Pinellas charter school reaches out to Scientology for help

St. Petersburg Times/July 30, 2011

Clearwater - Looking for a savior, a North Pinellas charter school that has filed for Chapter 11 bankruptcy has asked for help from the director of a group affiliated with Scientology.

Life Force Arts and Technology Academy, which caters to low-income children from Clearwater's North Greenwood neighborhood, filed paperwork in federal court July 25 showing it is $250,000 in debt.

The school, which has 106 students, also must find a new home. The school has operated out of the New Beginning Community Church on Sunset Point Road since it opened in 2009, but according to court documents, the school owes the church $25,366.

In April, the Pinellas County School Board put Life Force on notice because of the state of its finances. Maurice Mickens, the school's former chairman and a current board member, said the bankruptcy filing is an attempt to keep the school in the community and ensure that everyone gets paid.

According to the bankruptcy filing, Mickens is owed $80,264.

To help the school recover, Mickens and the other board members have turned to Hanan Islam, executive director of the World Literacy Crusade. The group promotes the use of study techniques developed by L. Ron Hubbard, the late founder of the Church of Scientology.

Islam is from Los Angeles, though she has been staying in Clearwater for about eight months, and is an owner of a local company called Art of Management Inc., described on a website as specializing in management services for speakers, artists and authors.

Islam said Mickens approached her earlier because the school needed help. She said she immediately saw what the problems were and gave Mickens a written report. She said he didn't follow her advice.

Now, she said, "We are coming to reorganize it and save the school. We want to make sure the church is taken care of and staff are paid. The priority is rent, staff and taxes. Our only job is to help save it, turn it around. There are no intentions of taking over the school.

"This is what we do," Islam said. "We set up programs in churches and schools all over the world."

Mickens makes no apologies for reaching out to Islam's group and to Scientology.

"I don't look at a person's religion to determine what they do, but what can they do for me," he said. "We had people who were Christians and they put us in a hole."

Mickens said he is not a Scientologist, but a Baptist church deacon. Scientology can provide "some techniques and stuff for reading that has worked very well," he said.

"I'm the type of person, somebody got a good tool, you use the darn thing," Mickens said. "Sometimes people's prejudices can stop things. They are hard workers and I don't have a problem (with them)."

Islam said three locations are being considered for the school, which is scheduled to open for the new year on Aug. 22. Life Force will be located within a 2-mile radius of its former location, she said, and transportation will be provided to students who need it.

Islam said the students will not be taught about Scientology.

"My organization does not push any religion at all," Islam said. "We are into creating stellar education programs, particularly in the inner city. I don't care what color, what religion, it doesn't matter."

Ninety percent of Life Force's 106 students are on free and reduced lunch, she said. But despite that, more than 70 percent of them improved their reading scores at the school, she said.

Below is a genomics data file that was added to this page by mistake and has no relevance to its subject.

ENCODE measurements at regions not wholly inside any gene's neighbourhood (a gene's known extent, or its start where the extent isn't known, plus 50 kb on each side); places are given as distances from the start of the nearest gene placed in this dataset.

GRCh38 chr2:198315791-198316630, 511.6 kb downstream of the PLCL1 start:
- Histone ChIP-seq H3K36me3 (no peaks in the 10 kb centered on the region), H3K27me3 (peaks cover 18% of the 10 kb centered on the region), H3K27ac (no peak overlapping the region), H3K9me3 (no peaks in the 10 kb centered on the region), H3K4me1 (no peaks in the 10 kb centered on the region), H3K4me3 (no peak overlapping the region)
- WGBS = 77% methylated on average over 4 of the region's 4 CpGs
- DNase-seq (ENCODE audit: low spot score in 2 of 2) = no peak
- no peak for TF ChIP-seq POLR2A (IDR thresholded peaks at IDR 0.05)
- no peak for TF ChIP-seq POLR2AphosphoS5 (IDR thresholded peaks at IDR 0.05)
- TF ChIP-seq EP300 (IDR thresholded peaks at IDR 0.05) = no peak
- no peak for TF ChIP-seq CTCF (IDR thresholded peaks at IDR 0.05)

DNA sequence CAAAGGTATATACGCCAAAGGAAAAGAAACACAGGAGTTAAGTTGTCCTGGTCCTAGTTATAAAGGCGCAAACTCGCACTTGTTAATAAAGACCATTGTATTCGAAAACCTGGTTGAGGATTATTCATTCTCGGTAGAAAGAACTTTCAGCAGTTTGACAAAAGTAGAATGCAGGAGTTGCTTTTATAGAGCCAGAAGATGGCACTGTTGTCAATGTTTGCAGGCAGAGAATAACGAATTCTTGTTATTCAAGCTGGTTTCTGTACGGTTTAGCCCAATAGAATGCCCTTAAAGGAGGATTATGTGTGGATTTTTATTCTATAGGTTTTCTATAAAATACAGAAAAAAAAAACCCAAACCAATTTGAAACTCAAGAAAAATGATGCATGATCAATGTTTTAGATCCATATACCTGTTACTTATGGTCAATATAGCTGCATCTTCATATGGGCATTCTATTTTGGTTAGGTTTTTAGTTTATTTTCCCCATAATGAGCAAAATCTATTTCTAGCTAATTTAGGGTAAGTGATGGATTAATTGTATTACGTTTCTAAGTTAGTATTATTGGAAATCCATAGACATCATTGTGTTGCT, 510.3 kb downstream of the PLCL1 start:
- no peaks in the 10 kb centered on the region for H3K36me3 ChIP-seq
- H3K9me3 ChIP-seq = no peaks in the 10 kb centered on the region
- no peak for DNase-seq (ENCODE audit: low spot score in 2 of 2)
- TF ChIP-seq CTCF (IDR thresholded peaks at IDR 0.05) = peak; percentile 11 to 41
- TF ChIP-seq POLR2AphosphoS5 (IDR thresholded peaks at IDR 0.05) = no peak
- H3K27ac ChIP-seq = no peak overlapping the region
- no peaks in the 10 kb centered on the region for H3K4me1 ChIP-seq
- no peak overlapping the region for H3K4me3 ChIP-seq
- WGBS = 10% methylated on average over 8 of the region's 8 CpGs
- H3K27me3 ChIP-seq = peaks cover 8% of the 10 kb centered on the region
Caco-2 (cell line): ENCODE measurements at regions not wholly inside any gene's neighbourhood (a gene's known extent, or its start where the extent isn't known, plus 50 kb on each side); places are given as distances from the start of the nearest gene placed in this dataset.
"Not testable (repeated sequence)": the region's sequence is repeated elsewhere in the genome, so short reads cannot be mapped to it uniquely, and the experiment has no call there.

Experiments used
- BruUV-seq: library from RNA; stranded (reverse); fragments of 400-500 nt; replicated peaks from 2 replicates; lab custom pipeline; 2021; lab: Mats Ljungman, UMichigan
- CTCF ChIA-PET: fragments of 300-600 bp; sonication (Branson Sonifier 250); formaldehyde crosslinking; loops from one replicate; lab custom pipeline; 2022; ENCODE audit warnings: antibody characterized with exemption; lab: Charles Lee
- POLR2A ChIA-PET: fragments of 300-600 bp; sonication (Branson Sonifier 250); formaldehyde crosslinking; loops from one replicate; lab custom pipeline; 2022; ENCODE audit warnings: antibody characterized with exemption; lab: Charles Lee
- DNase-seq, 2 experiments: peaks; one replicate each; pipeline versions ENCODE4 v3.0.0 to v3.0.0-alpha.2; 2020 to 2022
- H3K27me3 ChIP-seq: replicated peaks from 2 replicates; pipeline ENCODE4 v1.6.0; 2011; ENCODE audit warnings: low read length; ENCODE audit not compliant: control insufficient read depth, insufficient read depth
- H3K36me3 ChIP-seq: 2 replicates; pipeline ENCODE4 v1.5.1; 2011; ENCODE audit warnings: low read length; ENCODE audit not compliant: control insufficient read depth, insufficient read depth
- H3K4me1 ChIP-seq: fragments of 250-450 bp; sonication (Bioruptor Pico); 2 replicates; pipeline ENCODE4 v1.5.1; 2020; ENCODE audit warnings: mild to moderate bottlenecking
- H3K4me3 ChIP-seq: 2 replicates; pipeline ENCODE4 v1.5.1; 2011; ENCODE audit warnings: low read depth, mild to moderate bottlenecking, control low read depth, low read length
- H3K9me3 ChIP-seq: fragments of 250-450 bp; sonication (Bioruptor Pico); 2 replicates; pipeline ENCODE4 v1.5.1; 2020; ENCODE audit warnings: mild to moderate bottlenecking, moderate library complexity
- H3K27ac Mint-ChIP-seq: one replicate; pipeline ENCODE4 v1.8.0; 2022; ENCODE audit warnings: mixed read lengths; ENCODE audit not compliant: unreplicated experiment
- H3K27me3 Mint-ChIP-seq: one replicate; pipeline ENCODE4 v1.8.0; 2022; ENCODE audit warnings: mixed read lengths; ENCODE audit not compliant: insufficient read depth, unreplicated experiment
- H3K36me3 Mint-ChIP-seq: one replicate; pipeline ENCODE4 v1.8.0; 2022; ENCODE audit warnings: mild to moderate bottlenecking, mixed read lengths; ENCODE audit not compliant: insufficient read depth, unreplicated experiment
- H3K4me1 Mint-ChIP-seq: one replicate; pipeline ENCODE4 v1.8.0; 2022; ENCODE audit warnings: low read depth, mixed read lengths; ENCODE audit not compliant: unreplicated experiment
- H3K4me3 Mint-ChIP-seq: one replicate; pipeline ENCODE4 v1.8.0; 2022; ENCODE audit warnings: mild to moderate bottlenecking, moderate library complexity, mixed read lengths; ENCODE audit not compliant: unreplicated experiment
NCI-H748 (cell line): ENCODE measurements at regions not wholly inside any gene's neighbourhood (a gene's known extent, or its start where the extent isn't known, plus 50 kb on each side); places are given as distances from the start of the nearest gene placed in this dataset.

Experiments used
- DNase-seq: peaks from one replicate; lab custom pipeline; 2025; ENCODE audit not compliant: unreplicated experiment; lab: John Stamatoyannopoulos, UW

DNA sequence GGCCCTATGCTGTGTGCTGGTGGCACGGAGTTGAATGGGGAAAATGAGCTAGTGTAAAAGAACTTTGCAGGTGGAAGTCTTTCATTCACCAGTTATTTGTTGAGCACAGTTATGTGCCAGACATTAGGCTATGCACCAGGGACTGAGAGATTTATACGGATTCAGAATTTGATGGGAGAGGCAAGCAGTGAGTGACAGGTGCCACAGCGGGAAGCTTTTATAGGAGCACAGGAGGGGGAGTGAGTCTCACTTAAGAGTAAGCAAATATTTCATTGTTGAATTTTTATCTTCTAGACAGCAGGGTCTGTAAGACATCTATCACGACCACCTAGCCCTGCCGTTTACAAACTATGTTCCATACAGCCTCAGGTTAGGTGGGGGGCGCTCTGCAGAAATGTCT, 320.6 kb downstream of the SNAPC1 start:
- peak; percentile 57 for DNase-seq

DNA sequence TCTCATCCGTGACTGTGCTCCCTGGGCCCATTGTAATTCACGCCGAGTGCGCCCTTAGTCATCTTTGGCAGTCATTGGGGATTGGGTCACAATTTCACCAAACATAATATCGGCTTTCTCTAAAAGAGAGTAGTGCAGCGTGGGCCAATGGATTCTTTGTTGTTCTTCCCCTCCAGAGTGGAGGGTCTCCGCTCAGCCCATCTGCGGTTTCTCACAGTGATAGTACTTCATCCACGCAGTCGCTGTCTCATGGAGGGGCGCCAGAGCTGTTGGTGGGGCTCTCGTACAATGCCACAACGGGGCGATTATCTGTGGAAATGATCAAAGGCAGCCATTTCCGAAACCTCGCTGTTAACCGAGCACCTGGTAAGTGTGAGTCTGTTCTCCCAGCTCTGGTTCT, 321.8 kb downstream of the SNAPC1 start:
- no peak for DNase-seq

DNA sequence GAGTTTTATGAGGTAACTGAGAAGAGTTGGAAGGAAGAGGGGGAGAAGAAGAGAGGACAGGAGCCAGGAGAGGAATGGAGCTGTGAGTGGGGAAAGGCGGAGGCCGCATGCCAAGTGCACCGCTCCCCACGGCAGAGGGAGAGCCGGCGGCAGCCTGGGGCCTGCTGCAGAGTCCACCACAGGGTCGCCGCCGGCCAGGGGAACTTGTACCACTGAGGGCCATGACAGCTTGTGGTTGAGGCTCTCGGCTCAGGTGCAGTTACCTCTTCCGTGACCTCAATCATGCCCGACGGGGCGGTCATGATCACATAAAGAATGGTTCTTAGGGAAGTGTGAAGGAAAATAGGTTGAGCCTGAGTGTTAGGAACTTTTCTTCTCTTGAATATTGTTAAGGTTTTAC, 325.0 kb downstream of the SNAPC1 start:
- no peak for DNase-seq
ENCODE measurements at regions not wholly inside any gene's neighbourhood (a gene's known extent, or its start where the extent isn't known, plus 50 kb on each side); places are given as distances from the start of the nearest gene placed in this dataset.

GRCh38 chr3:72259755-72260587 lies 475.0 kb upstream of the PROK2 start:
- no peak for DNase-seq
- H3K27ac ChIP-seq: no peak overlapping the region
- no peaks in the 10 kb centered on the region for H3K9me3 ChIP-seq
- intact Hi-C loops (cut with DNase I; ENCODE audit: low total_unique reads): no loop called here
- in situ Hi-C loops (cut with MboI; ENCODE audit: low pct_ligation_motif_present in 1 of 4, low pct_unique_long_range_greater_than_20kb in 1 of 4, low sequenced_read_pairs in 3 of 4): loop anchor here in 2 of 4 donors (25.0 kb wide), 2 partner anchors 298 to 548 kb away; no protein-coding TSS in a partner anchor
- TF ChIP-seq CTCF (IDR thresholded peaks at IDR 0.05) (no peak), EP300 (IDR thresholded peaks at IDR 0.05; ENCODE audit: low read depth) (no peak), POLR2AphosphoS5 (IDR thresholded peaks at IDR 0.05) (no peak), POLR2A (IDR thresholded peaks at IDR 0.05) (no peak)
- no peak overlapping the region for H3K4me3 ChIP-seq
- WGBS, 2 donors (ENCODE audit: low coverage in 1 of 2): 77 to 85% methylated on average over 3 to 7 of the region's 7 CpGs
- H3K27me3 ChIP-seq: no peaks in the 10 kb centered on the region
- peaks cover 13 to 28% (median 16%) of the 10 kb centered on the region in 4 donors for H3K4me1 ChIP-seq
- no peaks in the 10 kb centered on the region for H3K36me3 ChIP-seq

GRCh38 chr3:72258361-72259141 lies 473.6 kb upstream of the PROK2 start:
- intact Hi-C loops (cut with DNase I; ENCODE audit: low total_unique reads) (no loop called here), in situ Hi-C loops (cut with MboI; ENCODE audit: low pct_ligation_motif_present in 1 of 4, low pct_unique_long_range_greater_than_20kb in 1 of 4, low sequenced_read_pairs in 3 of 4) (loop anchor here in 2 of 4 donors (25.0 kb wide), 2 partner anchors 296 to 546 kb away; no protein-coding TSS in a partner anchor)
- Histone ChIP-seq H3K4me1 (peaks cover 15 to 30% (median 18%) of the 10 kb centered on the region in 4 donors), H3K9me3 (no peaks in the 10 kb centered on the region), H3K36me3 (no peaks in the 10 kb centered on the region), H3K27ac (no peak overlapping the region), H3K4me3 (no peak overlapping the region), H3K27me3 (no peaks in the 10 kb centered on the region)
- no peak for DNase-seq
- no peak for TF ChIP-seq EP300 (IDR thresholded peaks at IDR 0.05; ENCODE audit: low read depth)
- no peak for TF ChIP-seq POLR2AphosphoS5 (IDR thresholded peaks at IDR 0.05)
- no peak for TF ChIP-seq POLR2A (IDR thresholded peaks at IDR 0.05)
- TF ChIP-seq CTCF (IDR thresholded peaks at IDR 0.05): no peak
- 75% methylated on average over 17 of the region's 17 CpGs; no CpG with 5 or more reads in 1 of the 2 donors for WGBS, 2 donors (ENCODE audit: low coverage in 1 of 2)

Charter schools are public schools funded by tax dollars and chartered by county school districts, but they are operated by their own boards. However, state law requires local school districts to monitor the schools.

Jim Robinson, the Pinellas County school district attorney, said he met with the group taking over management of Life Force. Robinson said their religion was never brought up.

"We found the individuals to be very responsible and we were encouraged by their enthusiasm and good intentions," Robinson said. "We still have our concerns, foremost among them, where their facility will be or if they will have a facility.

"And we eagerly await the opportunity to meet with the bankruptcy court to find out what the essence of the reorganization plan will be," said Robinson, who added that it is unusual for a charter school to file for bankruptcy.

Robinson said the school is still bound by the curriculum that was approved by the School Board and any changes would have to come back before the board for an amendment.

In April, Life Force Arts and Technology Academy fired its principal, Martie Woodie, after she was arrested in Manatee County on a charge of exploitation of the elderly. Authorities said Woodie stole at least $16,000 from a trust designated to pay her 77-year-old adoptive mother's health care expenses, using the money to, among other things, take a cruise.

That same month, Pinellas County school officials sent a stern letter to the head of the school's governing board because the school's financial reports showed its expenses had exceeded budget for three months.

Life Force Arts and Technology Academy opened with the intent of mixing ballet, hip-hop, modern dance, singing, theater and computers with a traditional educational curriculum. The school serves kindergarten through fourth-graders.

The school was founded by Jai Hinson, who in 1991 founded the Life Force Cultural Arts Academy, which has its origins in the Dundu Dole Urban African Ballet.

Hinson said about a year and half ago, she separated from the school and no longer has ties to it. Though they still share a similar name, she said her cultural arts academy has nothing to do with the charter school.

"I was very disappointed," Hinson said of the school's decline. "My 20-year legacy of work, and this was an offshoot. The management was not good. All I can say is that I'm very disappointed."

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